A Rhodococcus strain sp. IGTS8 mutant in which the gene encoding DszA or the gene encoding DszB or both have been physically or functionally deleted can be obtained using methods which are well known in the art. Such a mutant can be referred to as a "Rhodococcus strain sp. IGTS8 DszB (and/or DszA) knockout mutant". For example, the target gene can be altered to produce an inactive product. For example the microorganism can be treated with an insertion vector comprising a DNA sequence which inserts into the sequence of the target gene, i.e., the gene encoding DszB or DszA. The target gene can also be altered by deleting a portion of the gene sequence, or by substituting one or more nucleotide bases in the native DNA sequence. Methods for producing mutants of these types, including the preparation of several plasmids which encode mutant genes encoding DszA, DszB, and DszC, are disclosed by Piddington et al., Appl. Env. Microbiol. 61: 468-475 (1995), in U.S. Pat. No. 5,356,801, issued to Rambosek et al., and U.S. patent application Ser. No. 08/851,088 (Attorney Docket No. EBC96-06A), the contents of each of which are incorporated herein in their entirety.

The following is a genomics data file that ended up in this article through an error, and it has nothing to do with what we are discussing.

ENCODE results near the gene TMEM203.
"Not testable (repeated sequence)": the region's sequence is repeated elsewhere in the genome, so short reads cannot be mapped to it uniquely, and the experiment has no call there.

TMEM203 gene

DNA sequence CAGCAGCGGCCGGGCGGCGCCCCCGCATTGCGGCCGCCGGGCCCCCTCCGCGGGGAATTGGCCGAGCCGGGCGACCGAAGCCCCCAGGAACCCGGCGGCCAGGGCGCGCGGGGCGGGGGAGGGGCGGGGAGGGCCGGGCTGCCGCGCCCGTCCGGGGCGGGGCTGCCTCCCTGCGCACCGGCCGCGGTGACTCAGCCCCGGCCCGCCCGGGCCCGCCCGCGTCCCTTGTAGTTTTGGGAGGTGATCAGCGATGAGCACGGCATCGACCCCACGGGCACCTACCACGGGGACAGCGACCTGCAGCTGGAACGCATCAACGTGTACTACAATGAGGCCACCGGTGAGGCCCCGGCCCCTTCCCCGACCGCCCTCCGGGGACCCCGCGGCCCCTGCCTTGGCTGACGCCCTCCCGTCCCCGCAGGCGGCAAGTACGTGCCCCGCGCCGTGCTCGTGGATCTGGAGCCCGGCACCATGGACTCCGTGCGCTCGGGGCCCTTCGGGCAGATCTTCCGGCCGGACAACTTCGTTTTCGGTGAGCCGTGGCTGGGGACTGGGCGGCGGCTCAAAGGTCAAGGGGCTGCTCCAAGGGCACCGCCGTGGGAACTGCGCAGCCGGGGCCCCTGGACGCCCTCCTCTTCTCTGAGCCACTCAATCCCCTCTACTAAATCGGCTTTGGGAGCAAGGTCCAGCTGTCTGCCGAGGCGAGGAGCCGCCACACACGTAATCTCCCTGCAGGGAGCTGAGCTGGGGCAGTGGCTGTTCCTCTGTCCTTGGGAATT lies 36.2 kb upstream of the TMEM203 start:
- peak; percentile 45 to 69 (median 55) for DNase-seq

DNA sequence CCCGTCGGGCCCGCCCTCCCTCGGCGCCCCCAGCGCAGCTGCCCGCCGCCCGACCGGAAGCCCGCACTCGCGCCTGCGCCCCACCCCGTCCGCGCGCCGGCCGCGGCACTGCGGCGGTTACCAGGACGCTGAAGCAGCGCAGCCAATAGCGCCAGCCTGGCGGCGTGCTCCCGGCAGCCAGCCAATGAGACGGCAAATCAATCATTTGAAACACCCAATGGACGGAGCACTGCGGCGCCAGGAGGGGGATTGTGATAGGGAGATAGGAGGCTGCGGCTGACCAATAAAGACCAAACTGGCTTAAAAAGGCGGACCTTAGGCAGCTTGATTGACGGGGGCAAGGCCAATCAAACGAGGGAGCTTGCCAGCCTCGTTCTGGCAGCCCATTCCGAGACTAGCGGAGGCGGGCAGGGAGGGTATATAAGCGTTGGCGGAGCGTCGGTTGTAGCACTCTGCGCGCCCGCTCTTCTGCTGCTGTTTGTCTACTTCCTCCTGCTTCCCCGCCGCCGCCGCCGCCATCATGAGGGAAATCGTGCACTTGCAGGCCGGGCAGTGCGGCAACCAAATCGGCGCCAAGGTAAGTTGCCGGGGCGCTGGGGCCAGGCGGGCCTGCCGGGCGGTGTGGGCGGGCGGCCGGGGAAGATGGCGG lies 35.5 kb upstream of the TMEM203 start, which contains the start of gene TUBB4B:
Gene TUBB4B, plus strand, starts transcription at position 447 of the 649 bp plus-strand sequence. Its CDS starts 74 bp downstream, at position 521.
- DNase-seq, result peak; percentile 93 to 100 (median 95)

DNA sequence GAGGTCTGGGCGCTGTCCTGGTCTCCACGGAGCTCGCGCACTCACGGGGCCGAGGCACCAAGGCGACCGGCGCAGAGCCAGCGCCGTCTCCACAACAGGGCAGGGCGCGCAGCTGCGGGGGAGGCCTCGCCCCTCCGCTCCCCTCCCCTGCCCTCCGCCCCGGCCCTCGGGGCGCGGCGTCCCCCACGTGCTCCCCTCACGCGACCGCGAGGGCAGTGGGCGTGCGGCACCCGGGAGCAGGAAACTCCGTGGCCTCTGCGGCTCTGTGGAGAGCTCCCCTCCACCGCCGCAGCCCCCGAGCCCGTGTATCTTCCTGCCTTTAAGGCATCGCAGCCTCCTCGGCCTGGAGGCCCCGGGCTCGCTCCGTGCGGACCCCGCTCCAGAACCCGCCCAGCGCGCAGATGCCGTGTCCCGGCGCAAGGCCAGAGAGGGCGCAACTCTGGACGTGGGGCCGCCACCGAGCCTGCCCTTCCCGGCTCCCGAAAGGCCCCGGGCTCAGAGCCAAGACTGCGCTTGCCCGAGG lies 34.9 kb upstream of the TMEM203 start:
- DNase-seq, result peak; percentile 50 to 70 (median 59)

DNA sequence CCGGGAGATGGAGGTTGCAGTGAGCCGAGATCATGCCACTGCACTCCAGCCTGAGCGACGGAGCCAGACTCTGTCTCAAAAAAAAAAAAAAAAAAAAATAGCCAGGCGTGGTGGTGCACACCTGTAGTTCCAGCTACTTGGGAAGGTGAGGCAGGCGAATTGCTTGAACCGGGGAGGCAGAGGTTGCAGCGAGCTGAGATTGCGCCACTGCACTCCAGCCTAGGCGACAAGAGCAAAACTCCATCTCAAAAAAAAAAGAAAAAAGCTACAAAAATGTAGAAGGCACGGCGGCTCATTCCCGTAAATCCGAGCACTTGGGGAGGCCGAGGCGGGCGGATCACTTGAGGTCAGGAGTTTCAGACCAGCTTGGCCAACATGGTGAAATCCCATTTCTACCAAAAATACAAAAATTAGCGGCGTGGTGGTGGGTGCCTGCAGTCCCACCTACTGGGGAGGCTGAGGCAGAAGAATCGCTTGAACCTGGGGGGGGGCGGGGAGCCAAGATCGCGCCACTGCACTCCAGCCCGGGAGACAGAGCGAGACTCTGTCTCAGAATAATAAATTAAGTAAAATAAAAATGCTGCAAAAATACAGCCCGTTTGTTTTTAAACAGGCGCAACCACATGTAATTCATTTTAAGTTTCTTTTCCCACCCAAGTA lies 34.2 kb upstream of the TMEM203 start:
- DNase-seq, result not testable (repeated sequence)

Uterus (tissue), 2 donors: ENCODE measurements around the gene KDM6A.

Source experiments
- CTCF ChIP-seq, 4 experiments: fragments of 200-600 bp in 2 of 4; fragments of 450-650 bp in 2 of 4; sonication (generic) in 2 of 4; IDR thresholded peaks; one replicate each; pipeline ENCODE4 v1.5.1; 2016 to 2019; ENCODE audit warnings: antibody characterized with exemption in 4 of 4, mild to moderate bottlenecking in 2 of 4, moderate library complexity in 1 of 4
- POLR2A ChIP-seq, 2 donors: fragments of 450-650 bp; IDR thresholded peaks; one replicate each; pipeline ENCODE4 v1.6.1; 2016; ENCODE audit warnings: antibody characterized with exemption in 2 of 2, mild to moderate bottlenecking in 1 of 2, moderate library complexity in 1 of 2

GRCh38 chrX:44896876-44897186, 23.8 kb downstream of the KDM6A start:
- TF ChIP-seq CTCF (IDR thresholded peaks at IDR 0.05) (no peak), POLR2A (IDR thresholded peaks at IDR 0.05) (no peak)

The biocatalyst of use in the present method can also be a recombinant non-human host organism which contains a heterologous DNA molecule encoding one or more enzymes which are capable of converting the organosulfur compound to an organosulfur metabolite. Preferably, the enzymes encoded by the heterologous DNA molecule catalyze the oxidation of the organosulfur compound to an oxyorganosulfur compound. In a preferred embodiment, the heterologous DNA molecule encodes DszC and, optionally, either DszA or DszB. In a preferred embodiment, the recombinant microorganism contains a recombinant DNA molecule encoding both DszC and DszA. For example, the DNA encoding DszC and DszA can be transformed into a microorganism, such as a bacterium. The DNA molecule encoding DszC and DszA can be purified and isolated DNA obtained from, e.g., a natural source, such as Rhodococcus sp. IGTS8, as is described in U.S. Pat. No. 5,356,801, or Sphingomonas strain AD109. The DNA can also be synthetic DNA formed by methods known in the art.